Along the East Coast, a few points inched higher Monday amid lingering below-normal temperatures following cold over the weekend. Transco Zone 6 New York added 5 cents to $3.21, while Transco Zone 5 finished a penny higher at $3.15.

Radiant Solutions was calling for temperatures to remain about 5-7 degrees below normal Tuesday and Wednesday in major East Coast cities including Boston, New York, Philadelphia and Washington, DC.

A few New England points moderated Monday, including the volatile Algonquin Citygate, which shaved off 5 cents to average $8.42.

According to Genscape, Algonquin Gas Transmission (AGT) was expected to begin maintenance Tuesday restricting volumes between its Stony Point and Oxford compressor stations.

“This will affect 255 MMcf/d through the Southeast Compressor Station and will likely continue to put upward pressure on AGT basis and but receipts from Tennessee Gas Pipeline Mahwah and Millenium Ramapo interconnects in New York, and increase receipts on the northern end of the system,” Genscape said. “The simultaneous outage at the Burrillville Compressor Station had been supporting AGT prices last week, and paired with colder-than-average April demand will continue to provide volatility to the New England market.”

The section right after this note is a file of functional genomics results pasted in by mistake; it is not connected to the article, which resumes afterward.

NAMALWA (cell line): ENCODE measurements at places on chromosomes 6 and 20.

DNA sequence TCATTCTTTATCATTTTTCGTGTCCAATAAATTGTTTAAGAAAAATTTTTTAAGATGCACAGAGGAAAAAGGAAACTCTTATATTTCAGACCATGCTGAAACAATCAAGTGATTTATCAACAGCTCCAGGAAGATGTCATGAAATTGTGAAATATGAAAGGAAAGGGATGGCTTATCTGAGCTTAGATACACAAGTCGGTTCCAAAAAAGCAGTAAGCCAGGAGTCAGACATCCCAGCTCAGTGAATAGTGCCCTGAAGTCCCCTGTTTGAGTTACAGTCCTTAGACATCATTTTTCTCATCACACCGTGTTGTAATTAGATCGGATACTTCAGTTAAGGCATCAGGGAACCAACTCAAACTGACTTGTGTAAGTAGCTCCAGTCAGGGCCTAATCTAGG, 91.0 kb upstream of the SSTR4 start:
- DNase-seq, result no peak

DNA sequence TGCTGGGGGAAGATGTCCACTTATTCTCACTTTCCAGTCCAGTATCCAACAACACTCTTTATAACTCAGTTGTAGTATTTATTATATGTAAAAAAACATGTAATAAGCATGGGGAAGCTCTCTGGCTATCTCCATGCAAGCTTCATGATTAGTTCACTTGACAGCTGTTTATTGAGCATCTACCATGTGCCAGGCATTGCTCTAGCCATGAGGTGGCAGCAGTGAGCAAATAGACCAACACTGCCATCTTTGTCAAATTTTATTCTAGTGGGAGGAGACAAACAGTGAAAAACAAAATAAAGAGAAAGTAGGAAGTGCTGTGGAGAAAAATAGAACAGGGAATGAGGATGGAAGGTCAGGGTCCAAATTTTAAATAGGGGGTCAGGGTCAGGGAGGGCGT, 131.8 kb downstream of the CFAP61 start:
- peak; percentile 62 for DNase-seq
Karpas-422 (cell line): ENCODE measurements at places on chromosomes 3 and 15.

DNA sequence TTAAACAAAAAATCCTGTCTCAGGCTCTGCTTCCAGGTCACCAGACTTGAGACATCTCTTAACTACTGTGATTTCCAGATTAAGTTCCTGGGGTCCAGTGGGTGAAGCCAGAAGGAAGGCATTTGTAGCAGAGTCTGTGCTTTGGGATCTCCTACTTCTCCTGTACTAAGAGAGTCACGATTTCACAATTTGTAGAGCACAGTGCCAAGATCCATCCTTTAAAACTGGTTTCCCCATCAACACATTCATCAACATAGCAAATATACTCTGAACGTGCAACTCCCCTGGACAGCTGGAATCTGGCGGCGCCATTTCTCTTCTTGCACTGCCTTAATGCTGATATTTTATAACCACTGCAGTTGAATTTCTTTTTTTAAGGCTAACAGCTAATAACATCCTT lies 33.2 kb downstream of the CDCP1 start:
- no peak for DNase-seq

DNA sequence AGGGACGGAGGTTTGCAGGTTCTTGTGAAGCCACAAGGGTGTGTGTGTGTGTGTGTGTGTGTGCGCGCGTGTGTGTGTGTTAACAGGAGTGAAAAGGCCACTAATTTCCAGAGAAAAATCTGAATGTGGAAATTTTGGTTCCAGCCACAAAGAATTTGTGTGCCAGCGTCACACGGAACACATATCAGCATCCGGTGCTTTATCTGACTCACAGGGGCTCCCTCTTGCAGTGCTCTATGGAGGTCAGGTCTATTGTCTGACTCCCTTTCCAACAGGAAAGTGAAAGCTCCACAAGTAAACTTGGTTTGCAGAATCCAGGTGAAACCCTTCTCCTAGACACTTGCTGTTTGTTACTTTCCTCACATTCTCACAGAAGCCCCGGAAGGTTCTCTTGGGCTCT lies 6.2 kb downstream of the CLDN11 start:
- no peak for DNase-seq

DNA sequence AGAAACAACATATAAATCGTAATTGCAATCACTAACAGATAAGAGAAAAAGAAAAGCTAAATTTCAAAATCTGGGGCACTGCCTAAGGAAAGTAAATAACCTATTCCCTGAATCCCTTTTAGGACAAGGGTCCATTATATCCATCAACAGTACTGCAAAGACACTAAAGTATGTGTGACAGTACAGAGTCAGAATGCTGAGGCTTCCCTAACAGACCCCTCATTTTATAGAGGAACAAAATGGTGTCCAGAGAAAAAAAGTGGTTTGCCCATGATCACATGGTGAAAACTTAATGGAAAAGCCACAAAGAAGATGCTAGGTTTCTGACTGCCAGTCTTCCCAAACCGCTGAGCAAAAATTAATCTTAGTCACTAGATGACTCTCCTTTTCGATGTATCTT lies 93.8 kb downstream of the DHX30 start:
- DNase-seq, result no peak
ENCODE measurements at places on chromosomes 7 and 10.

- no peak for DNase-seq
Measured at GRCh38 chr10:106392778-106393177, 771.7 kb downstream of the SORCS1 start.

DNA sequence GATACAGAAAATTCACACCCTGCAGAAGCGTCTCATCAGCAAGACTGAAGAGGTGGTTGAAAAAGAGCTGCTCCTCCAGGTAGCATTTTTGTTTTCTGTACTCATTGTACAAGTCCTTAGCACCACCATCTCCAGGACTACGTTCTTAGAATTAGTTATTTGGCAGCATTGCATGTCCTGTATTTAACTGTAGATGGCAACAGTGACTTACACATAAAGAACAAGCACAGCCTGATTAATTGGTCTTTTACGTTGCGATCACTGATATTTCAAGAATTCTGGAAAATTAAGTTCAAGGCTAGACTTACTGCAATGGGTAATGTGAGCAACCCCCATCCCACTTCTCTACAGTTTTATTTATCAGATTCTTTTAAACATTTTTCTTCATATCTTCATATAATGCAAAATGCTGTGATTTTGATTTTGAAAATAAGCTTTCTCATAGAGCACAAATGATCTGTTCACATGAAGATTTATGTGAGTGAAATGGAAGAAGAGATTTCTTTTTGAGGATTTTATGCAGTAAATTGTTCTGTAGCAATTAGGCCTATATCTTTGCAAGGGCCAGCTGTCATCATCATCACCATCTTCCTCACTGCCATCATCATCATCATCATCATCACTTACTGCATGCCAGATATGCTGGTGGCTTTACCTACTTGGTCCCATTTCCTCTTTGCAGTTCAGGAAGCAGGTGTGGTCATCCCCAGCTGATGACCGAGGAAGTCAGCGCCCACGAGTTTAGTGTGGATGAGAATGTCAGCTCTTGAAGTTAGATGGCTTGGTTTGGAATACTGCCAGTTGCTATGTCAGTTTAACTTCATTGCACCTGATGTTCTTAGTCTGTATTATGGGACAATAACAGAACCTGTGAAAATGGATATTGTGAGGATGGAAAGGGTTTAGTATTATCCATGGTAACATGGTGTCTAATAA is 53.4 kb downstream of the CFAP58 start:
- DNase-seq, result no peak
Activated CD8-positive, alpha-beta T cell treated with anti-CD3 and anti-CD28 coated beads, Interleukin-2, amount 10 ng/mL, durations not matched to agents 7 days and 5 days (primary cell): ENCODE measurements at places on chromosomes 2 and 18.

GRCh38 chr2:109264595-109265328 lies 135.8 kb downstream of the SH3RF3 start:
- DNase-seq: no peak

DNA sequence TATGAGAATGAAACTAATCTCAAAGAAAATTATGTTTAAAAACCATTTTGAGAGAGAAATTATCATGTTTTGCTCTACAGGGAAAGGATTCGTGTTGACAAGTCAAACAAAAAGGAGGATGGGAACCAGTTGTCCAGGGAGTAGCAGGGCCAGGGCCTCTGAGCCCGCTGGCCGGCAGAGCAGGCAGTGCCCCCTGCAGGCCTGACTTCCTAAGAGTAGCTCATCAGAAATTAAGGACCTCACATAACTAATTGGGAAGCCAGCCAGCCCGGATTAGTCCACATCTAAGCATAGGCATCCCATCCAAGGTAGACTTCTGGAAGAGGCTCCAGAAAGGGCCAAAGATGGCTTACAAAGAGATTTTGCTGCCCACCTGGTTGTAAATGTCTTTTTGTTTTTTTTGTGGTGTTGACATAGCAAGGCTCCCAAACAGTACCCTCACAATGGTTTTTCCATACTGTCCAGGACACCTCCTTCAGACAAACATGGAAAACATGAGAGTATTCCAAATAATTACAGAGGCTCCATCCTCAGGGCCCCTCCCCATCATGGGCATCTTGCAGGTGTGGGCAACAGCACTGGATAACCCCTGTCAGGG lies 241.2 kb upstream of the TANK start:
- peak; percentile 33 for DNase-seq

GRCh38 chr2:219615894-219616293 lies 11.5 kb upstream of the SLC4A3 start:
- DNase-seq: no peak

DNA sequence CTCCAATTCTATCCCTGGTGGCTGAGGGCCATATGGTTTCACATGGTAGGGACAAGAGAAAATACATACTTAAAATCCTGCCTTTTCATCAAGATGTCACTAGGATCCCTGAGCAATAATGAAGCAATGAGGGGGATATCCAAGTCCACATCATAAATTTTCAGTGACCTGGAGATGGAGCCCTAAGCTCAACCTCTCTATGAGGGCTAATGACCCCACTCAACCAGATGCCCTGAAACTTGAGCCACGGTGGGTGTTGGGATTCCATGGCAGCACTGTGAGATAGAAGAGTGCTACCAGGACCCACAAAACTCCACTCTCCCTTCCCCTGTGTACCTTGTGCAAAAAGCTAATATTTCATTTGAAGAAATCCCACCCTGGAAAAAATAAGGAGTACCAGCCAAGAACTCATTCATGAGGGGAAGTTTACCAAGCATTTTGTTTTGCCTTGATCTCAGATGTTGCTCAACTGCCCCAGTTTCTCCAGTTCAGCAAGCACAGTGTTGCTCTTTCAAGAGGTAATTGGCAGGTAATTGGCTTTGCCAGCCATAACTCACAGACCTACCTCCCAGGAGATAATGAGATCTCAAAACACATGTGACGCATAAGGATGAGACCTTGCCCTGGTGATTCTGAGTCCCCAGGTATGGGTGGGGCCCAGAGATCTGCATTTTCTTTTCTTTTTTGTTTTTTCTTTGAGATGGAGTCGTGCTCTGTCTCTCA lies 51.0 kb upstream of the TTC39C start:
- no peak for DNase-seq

In the West, SoCal Citygate surged 99 cents to average $3.61 as import-constrained utility Southern California Gas Co. (SoCalGas) was forecasting higher demand over the next several days.

SoCalGas projections on Monday showed demand surpassing 2.5 Bcf/d Monday after totaling around 2.1 Bcf/d on Sunday. Over the next few days, demand was expected to surpass 2.4 Bcf/d, enough to slightly exceed projected receipts and require the utility to make shoulder season storage withdrawals.

Elsewhere in the region, SoCal Border Average jumped 20 cents to $2.31, while El Paso S. Mainline/N. Baja added 23 cents to $2.38. Further upstream in West Texas, prices fell. Waha gave up 10 cents to $1.98.